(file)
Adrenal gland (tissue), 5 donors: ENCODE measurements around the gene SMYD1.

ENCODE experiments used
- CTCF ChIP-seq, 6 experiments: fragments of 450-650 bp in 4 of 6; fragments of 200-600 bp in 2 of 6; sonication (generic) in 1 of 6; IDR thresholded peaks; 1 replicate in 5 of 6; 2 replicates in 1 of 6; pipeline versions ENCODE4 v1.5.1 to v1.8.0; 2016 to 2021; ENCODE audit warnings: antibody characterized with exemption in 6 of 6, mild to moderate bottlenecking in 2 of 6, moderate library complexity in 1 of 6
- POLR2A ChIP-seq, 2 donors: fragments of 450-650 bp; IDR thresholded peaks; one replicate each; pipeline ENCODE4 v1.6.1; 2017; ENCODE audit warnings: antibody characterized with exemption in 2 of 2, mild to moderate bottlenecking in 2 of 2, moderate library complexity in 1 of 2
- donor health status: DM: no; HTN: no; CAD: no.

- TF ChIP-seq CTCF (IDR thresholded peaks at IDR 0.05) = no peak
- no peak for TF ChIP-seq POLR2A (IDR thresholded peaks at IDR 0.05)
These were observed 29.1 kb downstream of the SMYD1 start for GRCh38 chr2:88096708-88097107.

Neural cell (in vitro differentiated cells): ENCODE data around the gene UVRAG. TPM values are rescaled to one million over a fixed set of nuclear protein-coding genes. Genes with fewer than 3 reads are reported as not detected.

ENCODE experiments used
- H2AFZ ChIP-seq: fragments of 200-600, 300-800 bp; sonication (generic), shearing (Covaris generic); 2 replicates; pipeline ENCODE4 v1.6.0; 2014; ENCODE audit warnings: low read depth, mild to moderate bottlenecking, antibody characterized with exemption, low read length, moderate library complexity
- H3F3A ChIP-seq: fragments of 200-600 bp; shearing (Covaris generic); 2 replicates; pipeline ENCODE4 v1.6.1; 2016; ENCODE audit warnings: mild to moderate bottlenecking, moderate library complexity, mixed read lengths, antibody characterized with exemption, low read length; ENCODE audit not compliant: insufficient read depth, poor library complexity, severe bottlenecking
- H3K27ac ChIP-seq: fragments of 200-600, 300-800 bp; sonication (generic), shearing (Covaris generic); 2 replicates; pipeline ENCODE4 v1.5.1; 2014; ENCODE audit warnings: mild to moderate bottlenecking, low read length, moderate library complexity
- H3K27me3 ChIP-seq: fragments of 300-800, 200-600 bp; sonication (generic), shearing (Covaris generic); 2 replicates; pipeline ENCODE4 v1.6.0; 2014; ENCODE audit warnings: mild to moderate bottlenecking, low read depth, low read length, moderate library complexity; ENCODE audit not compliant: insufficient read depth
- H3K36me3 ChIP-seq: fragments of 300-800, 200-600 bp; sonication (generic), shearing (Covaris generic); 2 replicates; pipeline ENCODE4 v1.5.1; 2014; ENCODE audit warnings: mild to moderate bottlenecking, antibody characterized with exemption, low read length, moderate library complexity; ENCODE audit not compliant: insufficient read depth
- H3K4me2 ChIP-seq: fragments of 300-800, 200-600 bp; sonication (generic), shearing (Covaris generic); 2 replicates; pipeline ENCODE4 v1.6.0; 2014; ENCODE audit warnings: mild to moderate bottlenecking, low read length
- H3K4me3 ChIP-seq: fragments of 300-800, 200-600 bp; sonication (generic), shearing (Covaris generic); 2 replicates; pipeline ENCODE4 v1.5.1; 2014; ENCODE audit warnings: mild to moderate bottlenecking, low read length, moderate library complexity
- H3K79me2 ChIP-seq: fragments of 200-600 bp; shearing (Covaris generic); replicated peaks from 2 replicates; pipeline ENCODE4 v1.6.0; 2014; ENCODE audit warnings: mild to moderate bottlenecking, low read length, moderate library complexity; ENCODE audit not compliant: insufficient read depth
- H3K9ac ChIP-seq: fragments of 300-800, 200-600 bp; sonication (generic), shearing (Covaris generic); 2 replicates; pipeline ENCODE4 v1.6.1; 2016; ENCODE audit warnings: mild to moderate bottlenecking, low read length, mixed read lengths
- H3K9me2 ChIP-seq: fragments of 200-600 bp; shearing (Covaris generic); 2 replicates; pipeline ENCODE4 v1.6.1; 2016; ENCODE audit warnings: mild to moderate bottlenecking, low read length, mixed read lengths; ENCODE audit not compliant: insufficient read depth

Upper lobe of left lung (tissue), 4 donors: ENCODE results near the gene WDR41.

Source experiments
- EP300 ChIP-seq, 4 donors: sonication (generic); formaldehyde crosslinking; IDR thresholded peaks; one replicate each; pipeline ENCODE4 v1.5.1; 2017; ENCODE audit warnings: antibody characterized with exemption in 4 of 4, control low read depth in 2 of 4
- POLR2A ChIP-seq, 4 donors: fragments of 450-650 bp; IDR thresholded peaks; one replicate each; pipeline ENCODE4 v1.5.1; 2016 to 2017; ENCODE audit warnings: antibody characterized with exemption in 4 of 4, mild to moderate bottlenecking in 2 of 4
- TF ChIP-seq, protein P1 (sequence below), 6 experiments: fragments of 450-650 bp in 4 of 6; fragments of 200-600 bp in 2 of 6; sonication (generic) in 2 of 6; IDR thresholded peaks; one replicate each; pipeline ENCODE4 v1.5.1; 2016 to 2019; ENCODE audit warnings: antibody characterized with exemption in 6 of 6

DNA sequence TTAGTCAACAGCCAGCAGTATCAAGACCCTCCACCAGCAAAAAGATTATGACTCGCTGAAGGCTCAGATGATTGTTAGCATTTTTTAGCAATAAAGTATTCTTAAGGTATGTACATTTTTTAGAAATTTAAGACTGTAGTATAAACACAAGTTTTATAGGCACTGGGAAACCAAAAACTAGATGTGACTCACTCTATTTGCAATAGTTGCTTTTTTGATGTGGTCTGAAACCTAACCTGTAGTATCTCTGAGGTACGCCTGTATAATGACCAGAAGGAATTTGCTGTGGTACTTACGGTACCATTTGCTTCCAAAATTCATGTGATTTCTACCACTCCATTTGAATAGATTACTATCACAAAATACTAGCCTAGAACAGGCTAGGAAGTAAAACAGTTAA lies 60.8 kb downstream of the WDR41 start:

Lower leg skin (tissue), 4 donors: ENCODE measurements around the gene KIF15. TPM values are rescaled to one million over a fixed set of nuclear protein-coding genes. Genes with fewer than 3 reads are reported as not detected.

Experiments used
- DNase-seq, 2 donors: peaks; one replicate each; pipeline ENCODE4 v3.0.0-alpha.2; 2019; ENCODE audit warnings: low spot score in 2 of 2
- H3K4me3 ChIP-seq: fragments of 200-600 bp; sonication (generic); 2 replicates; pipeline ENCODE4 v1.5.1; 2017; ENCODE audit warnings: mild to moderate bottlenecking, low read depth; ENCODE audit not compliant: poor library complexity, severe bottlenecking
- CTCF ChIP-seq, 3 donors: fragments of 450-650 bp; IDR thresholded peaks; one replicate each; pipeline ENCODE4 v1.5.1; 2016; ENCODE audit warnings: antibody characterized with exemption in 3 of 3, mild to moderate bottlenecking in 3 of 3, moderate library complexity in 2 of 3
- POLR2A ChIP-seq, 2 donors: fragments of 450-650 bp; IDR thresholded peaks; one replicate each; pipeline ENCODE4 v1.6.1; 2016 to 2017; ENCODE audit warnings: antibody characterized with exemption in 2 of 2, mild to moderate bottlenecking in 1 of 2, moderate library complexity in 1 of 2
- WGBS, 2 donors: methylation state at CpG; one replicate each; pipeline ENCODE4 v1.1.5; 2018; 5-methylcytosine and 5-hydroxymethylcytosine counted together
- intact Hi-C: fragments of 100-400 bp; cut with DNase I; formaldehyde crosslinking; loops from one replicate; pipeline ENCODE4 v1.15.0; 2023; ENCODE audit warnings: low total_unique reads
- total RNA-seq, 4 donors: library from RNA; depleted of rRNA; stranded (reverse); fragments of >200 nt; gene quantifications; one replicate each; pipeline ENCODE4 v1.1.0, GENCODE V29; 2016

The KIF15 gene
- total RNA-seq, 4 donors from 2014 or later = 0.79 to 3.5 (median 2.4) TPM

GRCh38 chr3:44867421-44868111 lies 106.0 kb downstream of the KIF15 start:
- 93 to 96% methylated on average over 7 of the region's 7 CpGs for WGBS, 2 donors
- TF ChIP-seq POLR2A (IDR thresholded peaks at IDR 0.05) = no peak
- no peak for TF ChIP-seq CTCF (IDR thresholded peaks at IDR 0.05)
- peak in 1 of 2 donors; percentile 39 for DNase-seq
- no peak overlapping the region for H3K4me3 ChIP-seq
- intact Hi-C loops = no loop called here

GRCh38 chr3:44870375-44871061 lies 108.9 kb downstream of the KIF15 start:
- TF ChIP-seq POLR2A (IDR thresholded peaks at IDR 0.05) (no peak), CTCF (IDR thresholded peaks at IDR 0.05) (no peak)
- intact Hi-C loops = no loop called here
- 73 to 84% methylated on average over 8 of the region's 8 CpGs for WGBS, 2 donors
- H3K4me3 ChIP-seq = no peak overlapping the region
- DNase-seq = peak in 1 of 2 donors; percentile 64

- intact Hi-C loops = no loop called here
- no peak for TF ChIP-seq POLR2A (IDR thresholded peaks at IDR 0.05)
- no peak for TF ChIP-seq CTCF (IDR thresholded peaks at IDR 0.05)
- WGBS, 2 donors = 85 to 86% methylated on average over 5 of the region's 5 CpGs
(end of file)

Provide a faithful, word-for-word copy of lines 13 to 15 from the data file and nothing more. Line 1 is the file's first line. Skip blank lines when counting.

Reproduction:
- H3K27ac ChIP-seq: fragments of 200-600, 300-800 bp; sonication (generic), shearing (Covaris generic); 2 replicates; pipeline ENCODE4 v1.5.1; 2014; ENCODE audit warnings: mild to moderate bottlenecking, low read length, moderate library complexity
- H3K27me3 ChIP-seq: fragments of 300-800, 200-600 bp; sonication (generic), shearing (Covaris generic); 2 replicates; pipeline ENCODE4 v1.6.0; 2014; ENCODE audit warnings: mild to moderate bottlenecking, low read depth, low read length, moderate library complexity; ENCODE audit not compliant: insufficient read depth
- H3K36me3 ChIP-seq: fragments of 300-800, 200-600 bp; sonication (generic), shearing (Covaris generic); 2 replicates; pipeline ENCODE4 v1.5.1; 2014; ENCODE audit warnings: mild to moderate bottlenecking, antibody characterized with exemption, low read length, moderate library complexity; ENCODE audit not compliant: insufficient read depth